That's why I've been more fond of "revisionist" superhero writers since the 80s – or rather, the seventies, because Steve Gerber qualifies as a revisionist superhero writer even though he did his most seminal work in the seventies (and I read them in the eighties, anyway) – because these guys worked from a different structure, so I couldn't predict what would happen. Or, maybe I should rephrase that: I could be surprised by what happened. The standard structure always opens for a couple of different outcomes; for example, at the end of a drama, you can have the protagonist succeeding in his (or her) effort, or he could fail, and then kill himself for good measure to try to make a cheap emotional impact on the audience, but once you've seen a bunch of these movies you know what the possible outcomes are. With the revisionist writers, or with independent filmmakers, you'll get something far less predictable. And since a huge part of the reason I like to watch and read fiction is avoidance of boredom, less predictability is usually a good thing.

As long as there's a happy ending, of course. I read enough history and current affairs to have had my fill of unhappy endings. They depress me, and I don't need any more of that in today's world. (That's part of why I like Grant Morrison's writing so much. He'll take you on a wild, unpredictable roller coaster ride and somehow manage to end it all on a positive note anyway, no matter how disastrous and hopeless everything has seemed midway through. Unpredictable and predictably non-tragic. The best combination there is.)

There are other things that can make me un-bored with a story, of course, and I hinted at some of them with that Disney reference earlier on. If the ride is enjoyable, it's not really a big problem that that you know where it's going. Other storytelling elements can also be used. With comics, you can have beautiful images. You can also have beautiful language, or clever wordplay, which is also very enjoyable. There is also the characters; strong characters that I care about can do a lot to keep me interested in a comic even if it doesn't quite deliver in other areas. For example, Charles Schulz's Peanuts had a bit of a slow period for a number of years when it wasn't as funny as it had used to be (though in fairness, it's very hard to be as funny as Peanuts was at its peak), but because I still cared for the characters, I still enjoyed reading about their lives and experiences.

So there's an example of something you can use as a writer to make your work more interesting: characterization. What passes for characterization in modern blockbuster movies and TV series is often rather pathetic, unfortunately. Too often, what we get is just stock characters with a couple of quirks thrown in. I'll give you an example: Criminal Minds, where the team has a computer specialist, the characterization of whom boils down to dressing in a flamboyant girly manner, talking flirtatiously to another member on the team when he's out trying to save lives and needs relevant information fast, and saying self-assured stuff like "Do I know where the killer lives? Does the pope wear a funny hat?" a lot – another case of chattering instead of giving out critically important information as fast as humanly possible.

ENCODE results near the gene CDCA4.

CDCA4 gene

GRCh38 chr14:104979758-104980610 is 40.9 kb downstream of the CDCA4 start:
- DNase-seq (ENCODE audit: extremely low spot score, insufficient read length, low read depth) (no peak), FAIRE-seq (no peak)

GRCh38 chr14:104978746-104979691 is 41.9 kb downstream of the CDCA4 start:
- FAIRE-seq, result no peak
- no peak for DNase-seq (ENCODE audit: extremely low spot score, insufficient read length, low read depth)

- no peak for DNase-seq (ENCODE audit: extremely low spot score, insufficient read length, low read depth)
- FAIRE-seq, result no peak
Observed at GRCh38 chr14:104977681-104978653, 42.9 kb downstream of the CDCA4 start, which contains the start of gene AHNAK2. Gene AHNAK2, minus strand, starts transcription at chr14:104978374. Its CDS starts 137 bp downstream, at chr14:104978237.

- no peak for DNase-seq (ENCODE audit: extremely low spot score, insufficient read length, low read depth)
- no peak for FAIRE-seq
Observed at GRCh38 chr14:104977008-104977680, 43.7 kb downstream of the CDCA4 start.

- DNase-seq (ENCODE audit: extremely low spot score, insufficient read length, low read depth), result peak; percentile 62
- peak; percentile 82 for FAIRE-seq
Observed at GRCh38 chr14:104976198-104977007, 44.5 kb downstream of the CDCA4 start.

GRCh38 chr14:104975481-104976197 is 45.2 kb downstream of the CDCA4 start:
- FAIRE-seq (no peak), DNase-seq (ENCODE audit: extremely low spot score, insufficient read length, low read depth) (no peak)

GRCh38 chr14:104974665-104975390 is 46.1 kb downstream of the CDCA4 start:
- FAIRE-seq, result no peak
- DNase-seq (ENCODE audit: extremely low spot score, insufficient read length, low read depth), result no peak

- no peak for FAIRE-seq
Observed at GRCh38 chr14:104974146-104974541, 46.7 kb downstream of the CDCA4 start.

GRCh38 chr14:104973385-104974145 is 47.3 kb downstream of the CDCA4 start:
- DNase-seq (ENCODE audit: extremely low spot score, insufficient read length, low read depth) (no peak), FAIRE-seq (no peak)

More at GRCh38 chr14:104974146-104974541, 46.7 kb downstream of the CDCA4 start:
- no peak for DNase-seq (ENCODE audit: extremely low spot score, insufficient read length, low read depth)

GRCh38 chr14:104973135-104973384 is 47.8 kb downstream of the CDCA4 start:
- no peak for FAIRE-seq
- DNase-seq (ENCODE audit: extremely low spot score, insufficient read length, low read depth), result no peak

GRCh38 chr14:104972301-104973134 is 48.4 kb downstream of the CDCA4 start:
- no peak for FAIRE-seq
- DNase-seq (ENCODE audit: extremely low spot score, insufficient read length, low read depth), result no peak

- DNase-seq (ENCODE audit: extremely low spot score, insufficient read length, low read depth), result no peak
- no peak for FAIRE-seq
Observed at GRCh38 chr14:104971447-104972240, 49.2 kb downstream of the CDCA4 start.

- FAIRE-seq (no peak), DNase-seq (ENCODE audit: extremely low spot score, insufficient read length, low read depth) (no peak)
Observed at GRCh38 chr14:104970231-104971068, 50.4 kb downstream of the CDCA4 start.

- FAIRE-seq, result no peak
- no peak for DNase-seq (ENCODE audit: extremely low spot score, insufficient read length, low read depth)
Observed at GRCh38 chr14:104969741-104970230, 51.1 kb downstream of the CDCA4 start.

This shallow kind of characterization goes hand in hand with another of my pet peeves, banter, but I hope to get into the problem with mind-bogglingly vapid banter in a later installment of this series, so I'll leave it for now. Just remember: quirks don't equal characterization.

To be fair, there is not a lot of space in an action story for introspection or long soliloquies – which, considering the writing skills of the average action movie writer, and the acting skills of the average action hero, probably isn't a bad thing. However, there are other methods of characterization than weird fashion statements and recurring phraseology. One method, especially appropriate in action stories, is action. That is, the way a person behaves shows us something about what kind of person he or she is. Take a look at the following clip from Lethal Weapon, and pay special attention to how Mel Gibson's character, Riggs, acts at the start of the clip and after the murder. (I suggest you watch the first 20 seconds or so, and then skip to the three minute point.)

First, notice how Riggs doesn't mix at the beginning of the clip. He doesn't approach the other people there; he doesn't want to mingle. He's a man apart, a loner. That's a pretty import part of his emotional makeup, and one that is well echoed in this scene.

Next, after Hunsaker is shot, what does Riggs do? He acts. Immediately. He starts running towards a position from where he can fire on the helicopter, and then starts blasting. So, obviously, he's a man of action (and violence, when necessary). And what does he do as the helicopter leaves? He runs after it – shooting. Now, that's pretty meaningless, because he's not likely to hit anything while running, but obviously he's too angry, to eager to get the bastards, to care. We see this also when he reloads and continues firing after the helicopter is well out of range. So not only is he a man of action, he is also a pretty emotional kind of guy. Also a nice piece of characterization, although a bit overvalued, especially in heroes. Me, I prefer heroes a bit more able to temper their emotions with more practicality – or perhaps "professionalism" is a better word. There are ways to emphasize professionalism more than emotionalism in this scene, but this is already a pretty long, wordy post, so perhaps I will get to that in a later post on this subject. The art of writing action stories will be revisited in the future.

To be continued...